Tritium (H-3) is a weakly radioactive isotope of the element hydrogen that occurs both naturally and during the operation of nuclear power plants. Tritium has a half-life of 12.3 years and emits a weak beta particle. The most common form of tritium is in water, since tritium and normal hydrogen react with oxygen in the same way to form water. Tritium replaces one of the stable hydrogens in the water molecule, H2O, and creates tritiated water, which is colorless and odorless.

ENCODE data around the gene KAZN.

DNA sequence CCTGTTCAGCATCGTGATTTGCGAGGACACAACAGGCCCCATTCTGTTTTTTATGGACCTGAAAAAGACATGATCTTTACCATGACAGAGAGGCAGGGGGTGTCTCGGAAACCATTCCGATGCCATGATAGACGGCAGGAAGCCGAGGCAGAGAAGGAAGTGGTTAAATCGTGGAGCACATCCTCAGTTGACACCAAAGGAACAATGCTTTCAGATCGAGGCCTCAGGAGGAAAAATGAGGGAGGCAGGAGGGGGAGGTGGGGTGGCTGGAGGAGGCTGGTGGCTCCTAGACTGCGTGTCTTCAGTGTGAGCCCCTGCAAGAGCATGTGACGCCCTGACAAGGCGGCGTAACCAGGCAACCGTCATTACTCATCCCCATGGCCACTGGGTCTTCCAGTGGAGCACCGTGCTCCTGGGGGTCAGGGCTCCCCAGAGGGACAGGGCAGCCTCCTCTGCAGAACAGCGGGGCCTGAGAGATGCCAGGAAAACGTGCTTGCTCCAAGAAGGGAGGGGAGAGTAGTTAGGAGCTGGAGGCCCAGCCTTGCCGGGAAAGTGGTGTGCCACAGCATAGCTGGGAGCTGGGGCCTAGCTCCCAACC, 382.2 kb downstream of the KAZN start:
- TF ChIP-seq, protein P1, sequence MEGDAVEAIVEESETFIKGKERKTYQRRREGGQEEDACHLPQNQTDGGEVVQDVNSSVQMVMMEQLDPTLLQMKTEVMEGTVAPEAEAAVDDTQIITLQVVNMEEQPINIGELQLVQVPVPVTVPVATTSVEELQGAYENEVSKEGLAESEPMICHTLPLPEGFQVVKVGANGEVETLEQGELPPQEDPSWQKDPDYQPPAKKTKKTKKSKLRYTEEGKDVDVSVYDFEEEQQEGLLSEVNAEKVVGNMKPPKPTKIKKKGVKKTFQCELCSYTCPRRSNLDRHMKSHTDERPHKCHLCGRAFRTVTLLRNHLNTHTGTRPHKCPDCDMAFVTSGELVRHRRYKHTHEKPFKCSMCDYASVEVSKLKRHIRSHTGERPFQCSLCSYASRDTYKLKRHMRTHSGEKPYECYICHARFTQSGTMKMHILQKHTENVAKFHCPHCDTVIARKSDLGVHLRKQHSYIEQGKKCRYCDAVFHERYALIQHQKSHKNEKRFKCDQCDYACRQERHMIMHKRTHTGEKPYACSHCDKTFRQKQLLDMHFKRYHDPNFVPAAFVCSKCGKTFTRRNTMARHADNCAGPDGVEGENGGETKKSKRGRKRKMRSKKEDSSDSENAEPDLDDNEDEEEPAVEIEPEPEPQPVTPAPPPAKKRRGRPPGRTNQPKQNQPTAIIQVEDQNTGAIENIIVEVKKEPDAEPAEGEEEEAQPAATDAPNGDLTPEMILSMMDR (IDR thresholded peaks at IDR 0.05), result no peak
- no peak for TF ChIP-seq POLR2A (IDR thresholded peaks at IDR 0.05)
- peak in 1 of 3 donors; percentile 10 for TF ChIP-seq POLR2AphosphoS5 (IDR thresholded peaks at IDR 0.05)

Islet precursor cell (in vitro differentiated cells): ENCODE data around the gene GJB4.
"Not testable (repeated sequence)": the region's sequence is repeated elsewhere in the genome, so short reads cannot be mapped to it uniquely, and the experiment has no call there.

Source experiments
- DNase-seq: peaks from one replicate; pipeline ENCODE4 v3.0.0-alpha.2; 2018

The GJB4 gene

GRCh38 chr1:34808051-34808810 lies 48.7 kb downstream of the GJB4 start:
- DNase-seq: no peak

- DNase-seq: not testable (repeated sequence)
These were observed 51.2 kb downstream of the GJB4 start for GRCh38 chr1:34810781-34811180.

Tritium can be found in self-luminescent devices, such as exit signs in buildings, aircraft dials, gauges, luminous paints, and wristwatches. It is also used in life science research and in studies investigating the safety of potential new drugs. Click here for more information from the EPA.